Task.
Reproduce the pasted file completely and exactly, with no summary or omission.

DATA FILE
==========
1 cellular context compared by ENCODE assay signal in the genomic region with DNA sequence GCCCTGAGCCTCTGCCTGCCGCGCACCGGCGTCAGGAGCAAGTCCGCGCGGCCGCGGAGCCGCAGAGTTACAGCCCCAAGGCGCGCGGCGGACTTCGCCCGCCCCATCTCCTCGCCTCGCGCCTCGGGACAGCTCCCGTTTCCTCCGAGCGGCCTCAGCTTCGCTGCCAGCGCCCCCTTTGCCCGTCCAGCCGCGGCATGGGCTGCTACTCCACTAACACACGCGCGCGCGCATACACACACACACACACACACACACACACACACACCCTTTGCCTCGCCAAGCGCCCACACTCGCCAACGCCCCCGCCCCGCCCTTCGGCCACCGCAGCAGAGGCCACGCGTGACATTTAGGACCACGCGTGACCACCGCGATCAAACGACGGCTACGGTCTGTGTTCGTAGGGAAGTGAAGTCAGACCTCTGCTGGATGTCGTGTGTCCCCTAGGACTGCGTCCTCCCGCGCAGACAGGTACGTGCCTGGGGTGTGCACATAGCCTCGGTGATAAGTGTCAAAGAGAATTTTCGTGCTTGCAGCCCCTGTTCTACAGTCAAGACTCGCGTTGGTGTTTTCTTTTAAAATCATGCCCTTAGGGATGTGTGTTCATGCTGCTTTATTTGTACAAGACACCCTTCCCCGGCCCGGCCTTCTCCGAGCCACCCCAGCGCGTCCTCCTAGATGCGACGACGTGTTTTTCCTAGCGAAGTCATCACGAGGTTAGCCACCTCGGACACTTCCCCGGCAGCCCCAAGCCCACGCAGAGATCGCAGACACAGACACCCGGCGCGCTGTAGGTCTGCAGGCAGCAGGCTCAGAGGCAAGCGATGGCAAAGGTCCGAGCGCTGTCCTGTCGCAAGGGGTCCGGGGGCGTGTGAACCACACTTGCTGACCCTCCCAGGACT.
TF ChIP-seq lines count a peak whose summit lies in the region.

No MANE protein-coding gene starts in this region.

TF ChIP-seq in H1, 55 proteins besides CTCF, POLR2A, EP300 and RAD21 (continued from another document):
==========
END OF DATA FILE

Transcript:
1 cellular context compared by ENCODE assay signal in the genomic region with DNA sequence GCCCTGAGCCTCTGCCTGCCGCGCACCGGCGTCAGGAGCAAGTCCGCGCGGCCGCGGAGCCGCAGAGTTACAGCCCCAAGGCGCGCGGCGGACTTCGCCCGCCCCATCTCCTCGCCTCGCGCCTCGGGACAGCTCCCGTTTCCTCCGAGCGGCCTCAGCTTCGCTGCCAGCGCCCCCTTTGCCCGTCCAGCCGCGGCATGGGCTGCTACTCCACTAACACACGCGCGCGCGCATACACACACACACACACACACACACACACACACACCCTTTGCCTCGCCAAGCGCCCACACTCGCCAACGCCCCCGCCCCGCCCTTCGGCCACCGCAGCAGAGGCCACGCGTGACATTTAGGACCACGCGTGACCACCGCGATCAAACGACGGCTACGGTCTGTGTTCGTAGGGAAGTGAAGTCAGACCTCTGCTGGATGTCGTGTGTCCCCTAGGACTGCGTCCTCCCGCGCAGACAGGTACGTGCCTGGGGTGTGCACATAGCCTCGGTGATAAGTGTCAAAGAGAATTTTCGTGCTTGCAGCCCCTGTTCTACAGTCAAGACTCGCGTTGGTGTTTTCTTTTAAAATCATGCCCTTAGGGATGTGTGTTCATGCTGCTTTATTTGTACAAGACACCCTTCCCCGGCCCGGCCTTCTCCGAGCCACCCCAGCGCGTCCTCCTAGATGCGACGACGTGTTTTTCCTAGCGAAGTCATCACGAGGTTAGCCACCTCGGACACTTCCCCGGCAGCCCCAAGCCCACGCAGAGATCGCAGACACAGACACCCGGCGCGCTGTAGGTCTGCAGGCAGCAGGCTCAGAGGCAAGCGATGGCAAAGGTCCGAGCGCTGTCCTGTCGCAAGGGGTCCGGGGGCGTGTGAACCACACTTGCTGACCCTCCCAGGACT.
TF ChIP-seq lines count a peak whose summit lies in the region.

No MANE protein-coding gene starts in this region.

TF ChIP-seq in H1, 55 proteins besides CTCF, POLR2A, EP300 and RAD21 (continued from another document):